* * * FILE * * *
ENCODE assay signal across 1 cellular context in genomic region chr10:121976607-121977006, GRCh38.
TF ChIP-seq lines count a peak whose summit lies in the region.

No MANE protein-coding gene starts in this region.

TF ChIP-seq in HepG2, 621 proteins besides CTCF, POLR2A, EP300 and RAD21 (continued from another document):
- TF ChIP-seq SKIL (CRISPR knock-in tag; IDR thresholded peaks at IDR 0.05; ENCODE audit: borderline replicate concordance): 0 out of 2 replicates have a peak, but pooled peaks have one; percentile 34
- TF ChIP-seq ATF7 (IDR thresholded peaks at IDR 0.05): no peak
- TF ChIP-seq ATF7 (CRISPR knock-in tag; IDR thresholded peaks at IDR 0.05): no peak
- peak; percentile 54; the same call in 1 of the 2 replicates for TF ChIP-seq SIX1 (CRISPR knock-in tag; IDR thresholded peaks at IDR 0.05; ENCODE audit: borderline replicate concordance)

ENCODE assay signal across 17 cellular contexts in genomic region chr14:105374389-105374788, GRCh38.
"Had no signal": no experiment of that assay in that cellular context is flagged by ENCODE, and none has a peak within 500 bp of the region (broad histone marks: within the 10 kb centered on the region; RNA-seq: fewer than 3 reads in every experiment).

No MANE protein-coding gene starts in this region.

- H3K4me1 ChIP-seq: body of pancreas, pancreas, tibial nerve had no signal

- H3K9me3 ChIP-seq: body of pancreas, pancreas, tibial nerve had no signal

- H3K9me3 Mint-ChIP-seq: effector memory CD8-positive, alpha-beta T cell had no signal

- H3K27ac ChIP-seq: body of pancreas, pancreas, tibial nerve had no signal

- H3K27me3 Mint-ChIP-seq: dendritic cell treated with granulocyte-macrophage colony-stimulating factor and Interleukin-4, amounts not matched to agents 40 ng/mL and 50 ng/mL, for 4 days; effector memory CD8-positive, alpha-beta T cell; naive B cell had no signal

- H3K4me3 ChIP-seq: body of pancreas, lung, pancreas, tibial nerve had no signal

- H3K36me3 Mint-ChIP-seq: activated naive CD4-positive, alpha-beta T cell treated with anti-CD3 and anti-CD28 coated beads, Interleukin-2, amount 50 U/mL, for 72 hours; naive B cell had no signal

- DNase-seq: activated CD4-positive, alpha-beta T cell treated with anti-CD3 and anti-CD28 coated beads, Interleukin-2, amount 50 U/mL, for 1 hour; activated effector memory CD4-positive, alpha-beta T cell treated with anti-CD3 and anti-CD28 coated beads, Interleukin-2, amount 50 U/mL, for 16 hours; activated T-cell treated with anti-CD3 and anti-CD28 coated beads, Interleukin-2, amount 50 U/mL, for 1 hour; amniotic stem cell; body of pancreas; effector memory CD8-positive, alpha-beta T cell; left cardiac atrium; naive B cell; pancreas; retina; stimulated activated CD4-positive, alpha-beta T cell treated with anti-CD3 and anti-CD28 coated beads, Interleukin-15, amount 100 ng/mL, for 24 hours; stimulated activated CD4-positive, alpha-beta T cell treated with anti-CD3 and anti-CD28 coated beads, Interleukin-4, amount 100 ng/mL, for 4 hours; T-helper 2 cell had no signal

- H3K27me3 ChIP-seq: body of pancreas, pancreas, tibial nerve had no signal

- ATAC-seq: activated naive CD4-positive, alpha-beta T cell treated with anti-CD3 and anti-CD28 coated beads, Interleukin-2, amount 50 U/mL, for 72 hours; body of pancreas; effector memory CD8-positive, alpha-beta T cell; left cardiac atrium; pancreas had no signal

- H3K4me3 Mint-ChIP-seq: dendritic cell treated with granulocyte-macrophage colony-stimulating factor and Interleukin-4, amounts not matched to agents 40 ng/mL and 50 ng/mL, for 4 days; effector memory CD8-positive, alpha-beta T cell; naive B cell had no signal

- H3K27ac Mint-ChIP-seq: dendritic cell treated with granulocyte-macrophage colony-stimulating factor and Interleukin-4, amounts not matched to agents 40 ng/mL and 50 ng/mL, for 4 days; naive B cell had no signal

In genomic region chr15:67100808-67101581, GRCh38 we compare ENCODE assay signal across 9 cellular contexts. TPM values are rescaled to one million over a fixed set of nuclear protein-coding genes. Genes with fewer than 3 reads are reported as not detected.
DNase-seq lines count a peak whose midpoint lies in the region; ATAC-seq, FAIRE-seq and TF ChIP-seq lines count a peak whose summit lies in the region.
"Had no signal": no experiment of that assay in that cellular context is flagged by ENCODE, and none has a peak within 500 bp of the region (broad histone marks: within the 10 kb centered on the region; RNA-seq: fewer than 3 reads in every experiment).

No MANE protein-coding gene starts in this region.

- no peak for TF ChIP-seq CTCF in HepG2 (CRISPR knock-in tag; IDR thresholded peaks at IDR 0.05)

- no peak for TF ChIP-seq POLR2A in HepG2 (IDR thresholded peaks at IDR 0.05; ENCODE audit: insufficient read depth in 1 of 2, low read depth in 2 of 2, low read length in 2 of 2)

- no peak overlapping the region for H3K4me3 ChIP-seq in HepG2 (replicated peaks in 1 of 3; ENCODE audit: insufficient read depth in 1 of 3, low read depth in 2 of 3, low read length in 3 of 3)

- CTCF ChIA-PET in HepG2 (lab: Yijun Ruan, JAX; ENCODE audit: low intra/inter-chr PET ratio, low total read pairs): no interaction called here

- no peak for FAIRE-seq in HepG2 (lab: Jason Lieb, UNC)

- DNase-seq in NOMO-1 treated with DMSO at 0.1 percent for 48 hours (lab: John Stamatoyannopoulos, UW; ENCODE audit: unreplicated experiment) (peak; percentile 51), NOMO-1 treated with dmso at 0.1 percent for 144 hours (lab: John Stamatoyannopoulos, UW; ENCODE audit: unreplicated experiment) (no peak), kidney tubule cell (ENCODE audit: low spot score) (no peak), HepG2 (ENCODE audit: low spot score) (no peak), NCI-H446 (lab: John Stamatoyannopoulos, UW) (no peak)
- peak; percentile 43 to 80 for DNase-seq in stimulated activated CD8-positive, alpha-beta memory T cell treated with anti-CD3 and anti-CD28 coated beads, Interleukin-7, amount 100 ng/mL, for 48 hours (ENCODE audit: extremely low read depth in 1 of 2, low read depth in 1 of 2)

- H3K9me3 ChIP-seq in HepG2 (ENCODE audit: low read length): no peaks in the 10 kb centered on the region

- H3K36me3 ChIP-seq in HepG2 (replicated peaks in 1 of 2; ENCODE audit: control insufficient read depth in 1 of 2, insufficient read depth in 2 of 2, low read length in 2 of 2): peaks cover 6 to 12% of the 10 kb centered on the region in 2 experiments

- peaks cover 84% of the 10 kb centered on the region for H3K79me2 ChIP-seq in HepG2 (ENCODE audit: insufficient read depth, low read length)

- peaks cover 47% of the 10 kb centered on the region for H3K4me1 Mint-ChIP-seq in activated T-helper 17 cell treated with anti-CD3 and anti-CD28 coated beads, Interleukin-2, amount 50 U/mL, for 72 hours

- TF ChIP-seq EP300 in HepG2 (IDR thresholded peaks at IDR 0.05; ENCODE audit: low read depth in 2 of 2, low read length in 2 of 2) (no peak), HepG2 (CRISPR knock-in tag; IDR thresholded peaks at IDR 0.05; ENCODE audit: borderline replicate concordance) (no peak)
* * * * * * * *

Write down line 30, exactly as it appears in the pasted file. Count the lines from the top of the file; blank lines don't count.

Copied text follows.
- no peak overlapping the region for H3K4me3 ChIP-seq in HepG2 (replicated peaks in 1 of 3; ENCODE audit: insufficient read depth in 1 of 3, low read depth in 2 of 3, low read length in 3 of 3)